Cheese aging on wooden boards in a cheese cave at Jasper Hill Farm in Greensboro, Vt.
The Food and Drug Administration official who recently suggested that the wooden boards used to age cheese for centuries may be unsafe probably did not expect to start a cheese storm. But she did.
In a letter to the New York State Department of Agriculture and Markets, FDA dairy safety chief Monica Metz wrote:
"The porous structure of wood enables it to absorb and retain bacteria, therefore bacteria generally colonize not only the surface but also the inside layers of wood. The shelves or boards used for aging make direct contact with finished products; hence they could be a potential source of pathogenic microorganisms in the finished products."
Distress rippled through the U.S. cheese-making community, as cheesemakers took this to mean they'd have to do away with the boards they count on to hold moisture, allow the cheese to breathe and improve its flavor profile. For some, that might mean the end of their business altogether.
Many of the best American cheeses (and by American, we don't mean those plastic-wrapped singles) are aged on wooden boards. These include Cabot's Clothbound Cheddar and Pleasant Ridge Reserve, a gruyere-like raw-milk cheese. Plenty of European cheese artisans use them, too — to make delicious delicacies like Comte and Reblochon.
The FDA, for its part, is worried about the bad bacteria, like listeria, that can grow on improperly cleaned surfaces and cause illness and death.
"Wood is hard to clean –- that's why they don't allow wooden pallets for some things," former FDA food safety chief David Acheson tells The Salt. And wooden cutting boards? They are not allowed in commercial food service prep, although there are many methods home cooks swear by, including spraying with diluted vinegar or bleach.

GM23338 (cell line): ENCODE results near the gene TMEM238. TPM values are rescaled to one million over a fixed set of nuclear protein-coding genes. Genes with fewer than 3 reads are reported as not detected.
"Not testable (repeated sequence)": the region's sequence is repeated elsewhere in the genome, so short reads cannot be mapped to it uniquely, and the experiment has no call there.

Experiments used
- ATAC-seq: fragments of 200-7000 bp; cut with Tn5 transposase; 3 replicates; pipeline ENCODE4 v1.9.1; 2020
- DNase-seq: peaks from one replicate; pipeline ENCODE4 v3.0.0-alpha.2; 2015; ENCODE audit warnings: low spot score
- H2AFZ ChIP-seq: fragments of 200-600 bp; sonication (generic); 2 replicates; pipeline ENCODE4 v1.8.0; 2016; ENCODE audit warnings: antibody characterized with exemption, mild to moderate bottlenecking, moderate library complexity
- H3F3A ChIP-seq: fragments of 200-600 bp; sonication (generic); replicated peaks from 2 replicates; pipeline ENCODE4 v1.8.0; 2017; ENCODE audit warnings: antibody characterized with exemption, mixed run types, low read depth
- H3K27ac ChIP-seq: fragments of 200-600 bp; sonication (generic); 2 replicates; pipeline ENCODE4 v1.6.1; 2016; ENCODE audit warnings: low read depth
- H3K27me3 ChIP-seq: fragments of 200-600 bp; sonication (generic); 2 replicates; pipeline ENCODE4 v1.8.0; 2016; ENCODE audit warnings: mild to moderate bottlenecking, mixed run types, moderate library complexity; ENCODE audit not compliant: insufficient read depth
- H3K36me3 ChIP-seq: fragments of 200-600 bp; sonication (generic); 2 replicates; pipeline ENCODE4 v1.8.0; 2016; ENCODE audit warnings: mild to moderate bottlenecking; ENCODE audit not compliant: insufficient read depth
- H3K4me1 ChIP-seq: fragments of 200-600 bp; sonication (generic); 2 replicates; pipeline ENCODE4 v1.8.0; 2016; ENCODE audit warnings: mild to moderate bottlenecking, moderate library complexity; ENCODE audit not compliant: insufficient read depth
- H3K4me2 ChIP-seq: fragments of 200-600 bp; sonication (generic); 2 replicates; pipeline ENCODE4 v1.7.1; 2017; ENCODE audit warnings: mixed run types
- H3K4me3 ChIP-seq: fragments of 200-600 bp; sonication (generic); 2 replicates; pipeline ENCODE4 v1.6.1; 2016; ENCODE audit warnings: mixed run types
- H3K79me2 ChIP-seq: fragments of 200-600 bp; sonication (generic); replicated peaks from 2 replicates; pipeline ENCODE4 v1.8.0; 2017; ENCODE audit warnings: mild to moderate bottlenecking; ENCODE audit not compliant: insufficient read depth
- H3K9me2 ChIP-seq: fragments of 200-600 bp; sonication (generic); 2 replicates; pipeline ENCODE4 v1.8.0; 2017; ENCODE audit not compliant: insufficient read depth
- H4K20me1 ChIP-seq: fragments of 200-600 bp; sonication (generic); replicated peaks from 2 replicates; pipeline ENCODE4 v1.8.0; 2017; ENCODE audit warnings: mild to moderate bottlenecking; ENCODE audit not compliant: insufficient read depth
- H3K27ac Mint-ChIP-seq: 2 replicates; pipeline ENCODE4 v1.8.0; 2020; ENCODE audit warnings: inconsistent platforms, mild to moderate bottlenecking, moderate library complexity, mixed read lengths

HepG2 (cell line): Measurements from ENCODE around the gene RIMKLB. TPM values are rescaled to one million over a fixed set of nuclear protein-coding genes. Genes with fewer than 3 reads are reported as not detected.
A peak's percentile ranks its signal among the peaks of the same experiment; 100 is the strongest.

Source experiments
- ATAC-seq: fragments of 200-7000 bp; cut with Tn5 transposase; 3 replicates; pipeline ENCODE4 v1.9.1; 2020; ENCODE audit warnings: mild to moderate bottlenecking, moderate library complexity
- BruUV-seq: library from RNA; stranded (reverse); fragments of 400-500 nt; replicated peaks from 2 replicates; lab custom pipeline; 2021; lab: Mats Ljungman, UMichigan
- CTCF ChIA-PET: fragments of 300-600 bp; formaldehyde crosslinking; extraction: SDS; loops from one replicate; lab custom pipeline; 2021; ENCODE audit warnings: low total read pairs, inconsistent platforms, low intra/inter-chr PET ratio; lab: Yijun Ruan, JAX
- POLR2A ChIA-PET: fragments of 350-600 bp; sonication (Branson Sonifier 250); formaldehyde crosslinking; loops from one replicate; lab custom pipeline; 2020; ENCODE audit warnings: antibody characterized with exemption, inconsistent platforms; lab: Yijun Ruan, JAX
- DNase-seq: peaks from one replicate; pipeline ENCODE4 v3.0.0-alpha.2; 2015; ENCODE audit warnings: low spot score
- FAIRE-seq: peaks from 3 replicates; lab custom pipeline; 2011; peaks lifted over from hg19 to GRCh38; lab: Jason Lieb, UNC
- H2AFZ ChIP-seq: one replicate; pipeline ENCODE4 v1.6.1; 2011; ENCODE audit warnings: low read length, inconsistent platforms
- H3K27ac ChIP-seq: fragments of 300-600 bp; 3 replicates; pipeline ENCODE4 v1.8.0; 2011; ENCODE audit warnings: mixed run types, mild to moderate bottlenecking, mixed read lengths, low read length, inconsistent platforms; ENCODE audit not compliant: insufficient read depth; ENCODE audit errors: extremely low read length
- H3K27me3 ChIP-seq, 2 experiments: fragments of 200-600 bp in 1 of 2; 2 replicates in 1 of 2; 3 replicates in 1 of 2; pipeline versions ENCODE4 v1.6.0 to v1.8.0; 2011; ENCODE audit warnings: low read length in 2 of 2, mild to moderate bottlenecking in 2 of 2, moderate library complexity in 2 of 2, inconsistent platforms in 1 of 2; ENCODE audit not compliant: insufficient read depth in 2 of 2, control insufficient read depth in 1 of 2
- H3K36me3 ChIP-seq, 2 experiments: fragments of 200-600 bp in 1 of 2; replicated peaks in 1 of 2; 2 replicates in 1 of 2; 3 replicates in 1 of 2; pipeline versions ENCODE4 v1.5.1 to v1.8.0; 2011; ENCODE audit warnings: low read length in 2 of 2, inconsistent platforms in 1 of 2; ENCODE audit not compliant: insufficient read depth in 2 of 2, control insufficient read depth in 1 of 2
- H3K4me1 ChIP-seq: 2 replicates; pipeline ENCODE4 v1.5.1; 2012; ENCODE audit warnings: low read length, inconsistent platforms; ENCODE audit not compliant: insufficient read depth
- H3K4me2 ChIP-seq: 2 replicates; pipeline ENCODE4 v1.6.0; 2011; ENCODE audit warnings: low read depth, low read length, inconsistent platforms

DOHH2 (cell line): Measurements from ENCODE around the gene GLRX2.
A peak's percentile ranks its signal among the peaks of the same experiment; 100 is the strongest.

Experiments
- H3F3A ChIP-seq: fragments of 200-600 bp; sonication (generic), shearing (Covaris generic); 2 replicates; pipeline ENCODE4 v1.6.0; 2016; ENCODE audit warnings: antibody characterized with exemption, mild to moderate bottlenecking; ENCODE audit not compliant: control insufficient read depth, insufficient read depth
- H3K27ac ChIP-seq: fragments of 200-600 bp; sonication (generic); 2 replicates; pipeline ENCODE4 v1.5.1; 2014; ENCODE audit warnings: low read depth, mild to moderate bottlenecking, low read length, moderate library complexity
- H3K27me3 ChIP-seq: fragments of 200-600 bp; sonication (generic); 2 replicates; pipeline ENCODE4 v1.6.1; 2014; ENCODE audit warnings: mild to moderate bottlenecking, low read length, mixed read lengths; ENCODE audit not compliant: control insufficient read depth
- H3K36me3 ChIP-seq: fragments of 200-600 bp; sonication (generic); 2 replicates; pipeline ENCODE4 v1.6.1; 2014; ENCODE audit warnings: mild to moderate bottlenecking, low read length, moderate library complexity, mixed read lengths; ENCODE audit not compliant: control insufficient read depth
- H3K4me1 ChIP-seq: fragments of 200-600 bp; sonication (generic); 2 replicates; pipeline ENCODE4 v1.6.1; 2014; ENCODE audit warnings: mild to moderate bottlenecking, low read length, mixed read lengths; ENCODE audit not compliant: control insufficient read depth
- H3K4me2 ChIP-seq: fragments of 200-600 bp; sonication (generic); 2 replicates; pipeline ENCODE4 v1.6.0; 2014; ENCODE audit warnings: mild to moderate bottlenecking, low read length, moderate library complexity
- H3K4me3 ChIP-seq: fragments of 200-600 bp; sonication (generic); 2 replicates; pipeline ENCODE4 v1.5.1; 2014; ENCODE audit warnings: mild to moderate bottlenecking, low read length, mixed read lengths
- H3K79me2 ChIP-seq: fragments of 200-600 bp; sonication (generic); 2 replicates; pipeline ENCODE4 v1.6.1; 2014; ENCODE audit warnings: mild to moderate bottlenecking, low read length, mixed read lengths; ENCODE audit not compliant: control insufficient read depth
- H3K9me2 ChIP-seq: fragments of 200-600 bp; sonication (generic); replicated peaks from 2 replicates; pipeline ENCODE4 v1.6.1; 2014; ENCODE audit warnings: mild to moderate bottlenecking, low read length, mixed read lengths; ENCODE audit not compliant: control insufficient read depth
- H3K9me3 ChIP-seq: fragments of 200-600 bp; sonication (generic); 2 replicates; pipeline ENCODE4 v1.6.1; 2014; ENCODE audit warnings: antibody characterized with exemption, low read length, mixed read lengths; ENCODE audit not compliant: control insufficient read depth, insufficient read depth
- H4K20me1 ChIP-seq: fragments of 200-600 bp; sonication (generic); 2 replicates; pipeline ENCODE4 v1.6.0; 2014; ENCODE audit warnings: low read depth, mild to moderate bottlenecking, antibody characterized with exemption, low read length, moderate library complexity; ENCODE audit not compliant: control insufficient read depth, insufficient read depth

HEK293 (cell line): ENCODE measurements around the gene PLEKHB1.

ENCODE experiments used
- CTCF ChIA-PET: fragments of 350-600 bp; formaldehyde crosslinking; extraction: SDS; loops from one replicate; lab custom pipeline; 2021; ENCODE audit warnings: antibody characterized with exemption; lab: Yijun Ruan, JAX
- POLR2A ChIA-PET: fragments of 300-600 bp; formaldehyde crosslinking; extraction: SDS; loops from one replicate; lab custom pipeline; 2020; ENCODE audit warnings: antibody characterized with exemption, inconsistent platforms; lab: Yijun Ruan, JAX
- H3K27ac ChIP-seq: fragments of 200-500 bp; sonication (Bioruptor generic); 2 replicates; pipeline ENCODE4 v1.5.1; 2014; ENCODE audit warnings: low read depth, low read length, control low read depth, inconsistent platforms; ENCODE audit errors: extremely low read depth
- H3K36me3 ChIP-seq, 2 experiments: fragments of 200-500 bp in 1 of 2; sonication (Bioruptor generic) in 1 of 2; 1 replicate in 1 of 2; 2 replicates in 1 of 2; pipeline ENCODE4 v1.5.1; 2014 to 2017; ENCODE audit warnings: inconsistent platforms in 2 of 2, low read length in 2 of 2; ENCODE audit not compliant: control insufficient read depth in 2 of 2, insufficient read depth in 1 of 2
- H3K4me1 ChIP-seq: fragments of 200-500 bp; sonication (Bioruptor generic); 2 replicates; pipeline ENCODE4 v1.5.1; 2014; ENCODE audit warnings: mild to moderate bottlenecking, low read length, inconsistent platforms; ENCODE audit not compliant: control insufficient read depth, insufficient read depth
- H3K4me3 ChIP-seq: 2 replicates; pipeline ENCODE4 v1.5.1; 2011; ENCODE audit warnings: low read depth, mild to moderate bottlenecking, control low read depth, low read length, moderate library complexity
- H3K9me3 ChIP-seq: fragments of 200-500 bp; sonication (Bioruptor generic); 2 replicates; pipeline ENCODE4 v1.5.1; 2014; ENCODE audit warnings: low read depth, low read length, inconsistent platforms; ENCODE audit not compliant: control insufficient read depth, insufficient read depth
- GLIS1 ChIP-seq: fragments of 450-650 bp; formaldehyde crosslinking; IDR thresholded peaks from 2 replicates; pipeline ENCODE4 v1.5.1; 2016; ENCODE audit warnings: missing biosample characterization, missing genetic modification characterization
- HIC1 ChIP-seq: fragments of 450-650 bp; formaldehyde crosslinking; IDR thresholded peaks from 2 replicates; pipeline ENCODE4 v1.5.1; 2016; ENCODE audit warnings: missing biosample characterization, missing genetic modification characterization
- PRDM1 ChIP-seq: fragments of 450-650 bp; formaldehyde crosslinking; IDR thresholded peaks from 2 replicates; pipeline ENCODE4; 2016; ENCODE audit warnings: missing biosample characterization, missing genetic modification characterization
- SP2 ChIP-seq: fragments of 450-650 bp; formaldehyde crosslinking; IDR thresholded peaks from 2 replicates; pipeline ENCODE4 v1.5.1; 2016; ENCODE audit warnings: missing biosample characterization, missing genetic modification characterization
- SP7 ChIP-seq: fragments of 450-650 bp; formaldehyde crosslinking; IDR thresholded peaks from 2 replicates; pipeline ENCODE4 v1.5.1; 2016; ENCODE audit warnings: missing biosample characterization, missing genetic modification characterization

As for the cheese aging boards, "There's no question there's a risk," Acheson says, but the question is, how much. "I'm not aware of any evidence that the wooden boards on which cheese is aged led to listeria outbreaks," he says.
Although it's not the first time FDA has picked a battle over bugs — mimolette, anyone? — this time, "it really put a rocket under the cheese industry," he says.
"The very pillar that we built our niche business on is the ability to age our cheese on wood planks, an art that has been practiced in Europe for thousands of years," Wisconsin cheesemaker Chris Roelli told the blog Cheese Underground — one of the first to report on the issue.
Cheesemakers have already gotten members of Congress involved to prevent the FDA from taking away their boards. Rep. Peter Welsh of Vermont and several bipartisan colleagues sent this letter to other House members, which reads in part:
"Artisan cheese makers already have rigorous protocols in place to assure the safety of their product. Instead of banning a centuries-old aging process and triggering a possible trade war with Europe, the FDA should take a deep breath and work collaboratively with food scientists and cheese makers to ensure their products meet the high standards expected by cheese loving consumers around the world."
By Tuesday night, it seemed the FDA had taken a deep breath and suggesting a dialogue with cheesemakers about the cleanliness of wooden boards.
The American Cheese Society concurs that so far, there's no evidence that boards used to age cheese have gotten people sick.
So how do you clean a wooden cheese aging board? The ACS recommends kiln, air and heat drying, as well as sanitizing with "acceptable products."